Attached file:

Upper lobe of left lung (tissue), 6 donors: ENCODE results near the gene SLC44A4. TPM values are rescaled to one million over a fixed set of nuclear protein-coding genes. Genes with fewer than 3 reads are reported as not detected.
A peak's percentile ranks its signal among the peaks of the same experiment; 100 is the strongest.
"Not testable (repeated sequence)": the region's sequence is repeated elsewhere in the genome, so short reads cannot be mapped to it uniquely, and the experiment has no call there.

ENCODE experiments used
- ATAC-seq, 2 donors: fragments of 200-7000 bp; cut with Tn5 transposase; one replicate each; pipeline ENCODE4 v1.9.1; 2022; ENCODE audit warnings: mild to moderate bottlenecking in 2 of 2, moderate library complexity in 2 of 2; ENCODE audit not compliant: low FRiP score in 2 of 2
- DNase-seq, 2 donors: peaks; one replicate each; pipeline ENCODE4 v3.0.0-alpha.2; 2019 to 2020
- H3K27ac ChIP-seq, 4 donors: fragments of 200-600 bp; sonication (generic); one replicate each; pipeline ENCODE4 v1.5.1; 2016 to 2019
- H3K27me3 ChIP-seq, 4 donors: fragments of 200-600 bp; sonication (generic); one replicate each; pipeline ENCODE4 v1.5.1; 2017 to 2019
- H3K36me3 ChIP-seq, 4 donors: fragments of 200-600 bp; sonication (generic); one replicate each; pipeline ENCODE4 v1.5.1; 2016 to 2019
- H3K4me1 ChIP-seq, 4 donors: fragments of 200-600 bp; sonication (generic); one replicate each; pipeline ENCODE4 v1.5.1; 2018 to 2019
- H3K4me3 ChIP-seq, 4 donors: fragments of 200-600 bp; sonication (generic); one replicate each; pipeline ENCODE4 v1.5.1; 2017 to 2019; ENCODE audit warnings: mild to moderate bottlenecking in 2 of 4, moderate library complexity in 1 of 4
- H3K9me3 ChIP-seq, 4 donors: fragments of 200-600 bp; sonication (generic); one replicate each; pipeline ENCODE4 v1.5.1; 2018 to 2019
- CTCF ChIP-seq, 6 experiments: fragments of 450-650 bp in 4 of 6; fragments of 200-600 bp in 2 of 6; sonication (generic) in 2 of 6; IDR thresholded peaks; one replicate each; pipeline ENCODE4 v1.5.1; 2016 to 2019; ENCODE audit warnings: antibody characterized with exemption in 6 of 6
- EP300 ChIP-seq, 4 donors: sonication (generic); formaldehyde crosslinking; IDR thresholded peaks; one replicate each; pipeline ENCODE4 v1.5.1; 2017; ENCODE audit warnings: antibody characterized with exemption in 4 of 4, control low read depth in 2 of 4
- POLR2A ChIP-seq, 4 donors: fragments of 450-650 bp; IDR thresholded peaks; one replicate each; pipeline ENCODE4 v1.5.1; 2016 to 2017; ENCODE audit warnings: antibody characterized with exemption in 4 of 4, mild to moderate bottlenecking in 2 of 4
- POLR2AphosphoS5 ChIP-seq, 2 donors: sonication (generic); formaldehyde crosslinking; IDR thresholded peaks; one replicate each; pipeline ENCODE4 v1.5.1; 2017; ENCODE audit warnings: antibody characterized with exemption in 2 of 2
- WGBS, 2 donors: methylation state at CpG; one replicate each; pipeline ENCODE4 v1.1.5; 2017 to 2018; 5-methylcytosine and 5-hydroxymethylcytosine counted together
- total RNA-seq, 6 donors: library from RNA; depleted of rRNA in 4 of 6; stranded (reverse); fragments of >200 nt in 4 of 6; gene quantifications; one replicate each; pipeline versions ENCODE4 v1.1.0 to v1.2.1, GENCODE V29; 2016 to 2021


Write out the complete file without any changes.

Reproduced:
Upper lobe of left lung (tissue), 6 donors: ENCODE results near the gene SLC44A4. TPM values are rescaled to one million over a fixed set of nuclear protein-coding genes. Genes with fewer than 3 reads are reported as not detected.
A peak's percentile ranks its signal among the peaks of the same experiment; 100 is the strongest.
"Not testable (repeated sequence)": the region's sequence is repeated elsewhere in the genome, so short reads cannot be mapped to it uniquely, and the experiment has no call there.

ENCODE experiments used
- ATAC-seq, 2 donors: fragments of 200-7000 bp; cut with Tn5 transposase; one replicate each; pipeline ENCODE4 v1.9.1; 2022; ENCODE audit warnings: mild to moderate bottlenecking in 2 of 2, moderate library complexity in 2 of 2; ENCODE audit not compliant: low FRiP score in 2 of 2
- DNase-seq, 2 donors: peaks; one replicate each; pipeline ENCODE4 v3.0.0-alpha.2; 2019 to 2020
- H3K27ac ChIP-seq, 4 donors: fragments of 200-600 bp; sonication (generic); one replicate each; pipeline ENCODE4 v1.5.1; 2016 to 2019
- H3K27me3 ChIP-seq, 4 donors: fragments of 200-600 bp; sonication (generic); one replicate each; pipeline ENCODE4 v1.5.1; 2017 to 2019
- H3K36me3 ChIP-seq, 4 donors: fragments of 200-600 bp; sonication (generic); one replicate each; pipeline ENCODE4 v1.5.1; 2016 to 2019
- H3K4me1 ChIP-seq, 4 donors: fragments of 200-600 bp; sonication (generic); one replicate each; pipeline ENCODE4 v1.5.1; 2018 to 2019
- H3K4me3 ChIP-seq, 4 donors: fragments of 200-600 bp; sonication (generic); one replicate each; pipeline ENCODE4 v1.5.1; 2017 to 2019; ENCODE audit warnings: mild to moderate bottlenecking in 2 of 4, moderate library complexity in 1 of 4
- H3K9me3 ChIP-seq, 4 donors: fragments of 200-600 bp; sonication (generic); one replicate each; pipeline ENCODE4 v1.5.1; 2018 to 2019
- CTCF ChIP-seq, 6 experiments: fragments of 450-650 bp in 4 of 6; fragments of 200-600 bp in 2 of 6; sonication (generic) in 2 of 6; IDR thresholded peaks; one replicate each; pipeline ENCODE4 v1.5.1; 2016 to 2019; ENCODE audit warnings: antibody characterized with exemption in 6 of 6
- EP300 ChIP-seq, 4 donors: sonication (generic); formaldehyde crosslinking; IDR thresholded peaks; one replicate each; pipeline ENCODE4 v1.5.1; 2017; ENCODE audit warnings: antibody characterized with exemption in 4 of 4, control low read depth in 2 of 4
- POLR2A ChIP-seq, 4 donors: fragments of 450-650 bp; IDR thresholded peaks; one replicate each; pipeline ENCODE4 v1.5.1; 2016 to 2017; ENCODE audit warnings: antibody characterized with exemption in 4 of 4, mild to moderate bottlenecking in 2 of 4
- POLR2AphosphoS5 ChIP-seq, 2 donors: sonication (generic); formaldehyde crosslinking; IDR thresholded peaks; one replicate each; pipeline ENCODE4 v1.5.1; 2017; ENCODE audit warnings: antibody characterized with exemption in 2 of 2
- WGBS, 2 donors: methylation state at CpG; one replicate each; pipeline ENCODE4 v1.1.5; 2017 to 2018; 5-methylcytosine and 5-hydroxymethylcytosine counted together
- total RNA-seq, 6 donors: library from RNA; depleted of rRNA in 4 of 6; stranded (reverse); fragments of >200 nt in 4 of 6; gene quantifications; one replicate each; pipeline versions ENCODE4 v1.1.0 to v1.2.1, GENCODE V29; 2016 to 2021